As we all know, water is critical to human survival. We can go without food for many days, but not having water for only a few days can have devastating results. Dehydration can quickly set in after not having access to water—and the effects of dehydration can be catastrophic.
But what if someone has access to water but is unsure if the water is safe? This happens a lot to campers and hikers, but it can also happen to residents in less developed nations and even to those in industrialized countries who are facing a water safety crisis (for example: contaminated well, chemicals present in the water, etc.).
If faced with this problem, what are some things you can do to help ensure water safety?
The web site Survival Topics lists several tips for making your water safe. First, the old standby is boiling the water. This process can help remove organisms and viruses in the water, thus making it safe to drink. Bring the water to a boil and let it boil for 10 minutes (that’s the most commonly-cited time frame).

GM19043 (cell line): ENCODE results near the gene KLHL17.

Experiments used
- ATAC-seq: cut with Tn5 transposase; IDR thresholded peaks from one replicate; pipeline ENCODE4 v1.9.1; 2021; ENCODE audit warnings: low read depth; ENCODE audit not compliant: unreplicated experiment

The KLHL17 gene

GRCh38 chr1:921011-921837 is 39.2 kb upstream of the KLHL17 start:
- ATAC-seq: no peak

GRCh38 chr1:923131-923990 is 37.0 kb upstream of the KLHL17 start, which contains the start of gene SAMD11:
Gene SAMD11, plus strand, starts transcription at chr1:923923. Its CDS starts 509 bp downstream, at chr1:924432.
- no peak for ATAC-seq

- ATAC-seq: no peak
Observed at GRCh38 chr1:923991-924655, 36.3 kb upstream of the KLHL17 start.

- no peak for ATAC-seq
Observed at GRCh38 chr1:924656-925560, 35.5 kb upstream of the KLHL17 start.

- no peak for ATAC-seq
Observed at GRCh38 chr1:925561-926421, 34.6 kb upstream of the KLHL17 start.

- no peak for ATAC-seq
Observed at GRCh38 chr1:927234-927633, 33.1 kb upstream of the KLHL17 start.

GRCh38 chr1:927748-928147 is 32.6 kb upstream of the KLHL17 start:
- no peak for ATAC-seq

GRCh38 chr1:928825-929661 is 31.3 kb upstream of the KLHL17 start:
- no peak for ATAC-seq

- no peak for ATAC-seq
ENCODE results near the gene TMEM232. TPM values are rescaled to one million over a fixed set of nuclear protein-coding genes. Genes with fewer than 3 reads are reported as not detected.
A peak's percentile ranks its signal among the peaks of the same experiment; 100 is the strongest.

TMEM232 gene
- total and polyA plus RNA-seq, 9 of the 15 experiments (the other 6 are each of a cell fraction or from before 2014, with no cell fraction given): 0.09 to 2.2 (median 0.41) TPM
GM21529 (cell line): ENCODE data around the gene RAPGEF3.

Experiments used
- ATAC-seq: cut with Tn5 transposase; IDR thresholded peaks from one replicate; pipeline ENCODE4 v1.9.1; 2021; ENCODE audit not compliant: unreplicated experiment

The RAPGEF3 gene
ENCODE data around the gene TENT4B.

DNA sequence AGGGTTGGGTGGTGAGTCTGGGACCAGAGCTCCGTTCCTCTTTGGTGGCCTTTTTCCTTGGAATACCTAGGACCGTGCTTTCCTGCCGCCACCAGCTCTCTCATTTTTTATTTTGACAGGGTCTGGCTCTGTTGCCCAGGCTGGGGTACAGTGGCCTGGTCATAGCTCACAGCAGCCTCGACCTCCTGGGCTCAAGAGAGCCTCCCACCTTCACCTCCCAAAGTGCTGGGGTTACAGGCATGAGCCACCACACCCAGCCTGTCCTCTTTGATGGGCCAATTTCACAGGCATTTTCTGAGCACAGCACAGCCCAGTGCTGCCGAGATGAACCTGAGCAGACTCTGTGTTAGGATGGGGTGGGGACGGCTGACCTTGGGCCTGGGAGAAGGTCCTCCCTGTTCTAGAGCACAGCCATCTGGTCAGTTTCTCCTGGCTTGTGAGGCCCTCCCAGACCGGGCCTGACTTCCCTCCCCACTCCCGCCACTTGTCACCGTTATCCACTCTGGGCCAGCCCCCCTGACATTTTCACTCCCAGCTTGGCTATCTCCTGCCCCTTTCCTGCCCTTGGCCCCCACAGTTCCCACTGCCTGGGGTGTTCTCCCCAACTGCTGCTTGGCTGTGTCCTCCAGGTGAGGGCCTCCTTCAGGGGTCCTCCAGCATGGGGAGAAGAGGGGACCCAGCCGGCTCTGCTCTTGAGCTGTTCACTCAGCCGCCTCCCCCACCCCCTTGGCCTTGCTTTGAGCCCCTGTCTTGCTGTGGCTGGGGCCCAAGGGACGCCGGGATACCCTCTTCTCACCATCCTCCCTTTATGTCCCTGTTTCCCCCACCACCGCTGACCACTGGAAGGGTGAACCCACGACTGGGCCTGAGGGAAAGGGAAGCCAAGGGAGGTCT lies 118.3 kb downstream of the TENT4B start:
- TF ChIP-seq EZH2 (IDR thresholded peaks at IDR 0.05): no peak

Second, purchasing a water filter can also help remove contaminants. Filters are not only available for household use but now are available in portable formats for hikers and campers. Bringing along a water filter on a camping trip can be a life-saving idea.
Finally, according to Survival Topics, chemical treatments are another way to make water safer to drink. Chlorine bleach and iodine are just two of the chemicals mentioned that can be used to treat water. This method can be difficult to apply, however, in that you must know what amount of chemicals to use in order to effectively treat the water.
These are just a few ways to treat unsafe water—whether in the home or in the woods. It’s a good idea to keep this information on-hand in the event that you are suddenly faced with the danger of not having access to clean water. The time saved investigating treatment options will serve you well.